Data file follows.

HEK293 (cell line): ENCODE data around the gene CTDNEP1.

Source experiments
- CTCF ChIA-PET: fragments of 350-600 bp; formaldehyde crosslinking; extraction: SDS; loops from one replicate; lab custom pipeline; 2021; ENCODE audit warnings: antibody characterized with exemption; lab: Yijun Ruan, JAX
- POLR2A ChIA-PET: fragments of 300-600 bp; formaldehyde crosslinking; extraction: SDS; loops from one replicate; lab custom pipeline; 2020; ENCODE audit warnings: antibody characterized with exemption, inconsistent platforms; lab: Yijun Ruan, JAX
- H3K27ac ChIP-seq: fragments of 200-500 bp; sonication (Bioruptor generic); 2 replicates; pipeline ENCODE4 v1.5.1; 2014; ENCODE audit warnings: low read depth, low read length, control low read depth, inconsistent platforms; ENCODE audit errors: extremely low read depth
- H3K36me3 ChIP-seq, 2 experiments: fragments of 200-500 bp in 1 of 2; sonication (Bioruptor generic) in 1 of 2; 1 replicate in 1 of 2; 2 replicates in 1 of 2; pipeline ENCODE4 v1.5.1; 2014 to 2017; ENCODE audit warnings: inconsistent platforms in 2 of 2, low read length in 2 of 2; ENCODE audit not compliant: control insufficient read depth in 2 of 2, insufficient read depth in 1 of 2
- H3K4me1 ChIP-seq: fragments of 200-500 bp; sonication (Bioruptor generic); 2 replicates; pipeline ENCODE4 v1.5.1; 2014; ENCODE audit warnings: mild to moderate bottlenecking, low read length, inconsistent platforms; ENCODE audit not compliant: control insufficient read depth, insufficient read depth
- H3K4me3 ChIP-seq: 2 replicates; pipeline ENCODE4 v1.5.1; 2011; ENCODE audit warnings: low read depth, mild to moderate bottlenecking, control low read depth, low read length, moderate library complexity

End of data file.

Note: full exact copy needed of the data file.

HEK293 (cell line): ENCODE data around the gene CTDNEP1.

Source experiments
- CTCF ChIA-PET: fragments of 350-600 bp; formaldehyde crosslinking; extraction: SDS; loops from one replicate; lab custom pipeline; 2021; ENCODE audit warnings: antibody characterized with exemption; lab: Yijun Ruan, JAX
- POLR2A ChIA-PET: fragments of 300-600 bp; formaldehyde crosslinking; extraction: SDS; loops from one replicate; lab custom pipeline; 2020; ENCODE audit warnings: antibody characterized with exemption, inconsistent platforms; lab: Yijun Ruan, JAX
- H3K27ac ChIP-seq: fragments of 200-500 bp; sonication (Bioruptor generic); 2 replicates; pipeline ENCODE4 v1.5.1; 2014; ENCODE audit warnings: low read depth, low read length, control low read depth, inconsistent platforms; ENCODE audit errors: extremely low read depth
- H3K36me3 ChIP-seq, 2 experiments: fragments of 200-500 bp in 1 of 2; sonication (Bioruptor generic) in 1 of 2; 1 replicate in 1 of 2; 2 replicates in 1 of 2; pipeline ENCODE4 v1.5.1; 2014 to 2017; ENCODE audit warnings: inconsistent platforms in 2 of 2, low read length in 2 of 2; ENCODE audit not compliant: control insufficient read depth in 2 of 2, insufficient read depth in 1 of 2
- H3K4me1 ChIP-seq: fragments of 200-500 bp; sonication (Bioruptor generic); 2 replicates; pipeline ENCODE4 v1.5.1; 2014; ENCODE audit warnings: mild to moderate bottlenecking, low read length, inconsistent platforms; ENCODE audit not compliant: control insufficient read depth, insufficient read depth
- H3K4me3 ChIP-seq: 2 replicates; pipeline ENCODE4 v1.5.1; 2011; ENCODE audit warnings: low read depth, mild to moderate bottlenecking, control low read depth, low read length, moderate library complexity